February is always an exciting time of year for us in the roastery as not only is it a busy time for new samples arriving from our import partners, but it also sees our annual sourcing trip to El Salvador.
In 2015, we made a bold step forward in our sourcing program to go direct and buy from the producers in an effort to improve traceability, transparency, coffee quality and relationships. We called this our E1 Project and we chose El Salvador as the country with which to begin trading due to the versatility & quality of the coffee grown there.
The idea behind this offer was simple; buy 1 coffee from 1 estate and tell that story between grower and roaster in order to assist our customers to better sell the coffee in their cafes.
Our E1 Project espresso forms the foundation of our offering in the roastery.
So last week we were thrilled to be heading back again for the 3rd year, this time in the company of Jimmy Dimitrov – our Training & Education Manager and Ricardo Gandara – Founder of Cup North // Manchester Coffee Festival and the new General Manager of our long time friends, Takk Coffee House – an institution located in the Northern Quarter of Manchester.
It was Jimmy & Ricardo’s first trip to origin and therefore was met with a lot of excitement & anticipation.
We were privileged to spend 3 days in the hospitality of several different producers spread across the the primary growing regions of Santa Ana, Sonsonate & Ahuachapán and our first stop was with Ricardo Lima, proud owner of farm & mill Finca Buena Vista as well as the beautiful old mill called ‘Los Canales.’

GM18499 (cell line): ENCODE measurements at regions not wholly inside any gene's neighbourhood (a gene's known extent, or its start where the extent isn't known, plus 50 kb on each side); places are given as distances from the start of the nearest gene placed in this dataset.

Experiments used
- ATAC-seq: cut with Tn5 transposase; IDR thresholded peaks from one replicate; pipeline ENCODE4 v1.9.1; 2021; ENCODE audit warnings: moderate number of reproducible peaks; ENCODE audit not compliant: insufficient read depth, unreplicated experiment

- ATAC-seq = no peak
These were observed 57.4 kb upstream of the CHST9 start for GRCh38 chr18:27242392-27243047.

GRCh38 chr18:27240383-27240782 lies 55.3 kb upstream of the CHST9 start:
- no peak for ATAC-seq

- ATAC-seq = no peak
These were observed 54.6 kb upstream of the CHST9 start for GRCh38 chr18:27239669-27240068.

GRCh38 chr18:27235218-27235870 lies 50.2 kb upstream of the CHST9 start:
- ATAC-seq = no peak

We first met Ricardo last year through his brother Fernando – our consolidation & export contact in El Salvador.
As we described the kind of coffee and relationship we were looking for to partner with & invest in for the long term, Ricardo’s operation both from a growing & a milling perspective – along with his unique character presented exactly the right opportunity for us. We purchased 2 containers of his coffee in March 2016 as the foundation of our offering and over the past 10 months, we’ve been roasting his coffees as our E1 Project with great success such is the quality & versatility of his predominantly bourbon crop.
It’s easy to reference the significance that coffee has played in El Salvador’s as once the third largest exporter of coffee in the world.
Yet civil war, land reforms, crime, leaf rust & climate change have all had a huge negative impact that has dramatically changed the coffee producing landscape forever.
Those that have survived are having to adopt radical new ways of thinking if the industry is to survive at all.
The Lima family are typical of the handful of farmers left that have the enthusiasm, capacity, education & foresight to re-build & establish some form of sustainable coffee future, but it hinges heavily on the relationships with roasters like us to invest in them.
By no means an easy feat when you consider the battles they face.
With a long history of success in El Salvador’s cup of excellence program (in fact the Lima family are actually the most decorated Cup of Excellence winning family of all time globally!) Ricardo has a strong belief that survival requires change and he seems to be on a one-man mission to rebuild Finca Buena Vista into a sustainable specialty coffee producing farm that focuses heavily on minimal water consumption, careful & considered agricultural techniques & of course, patience.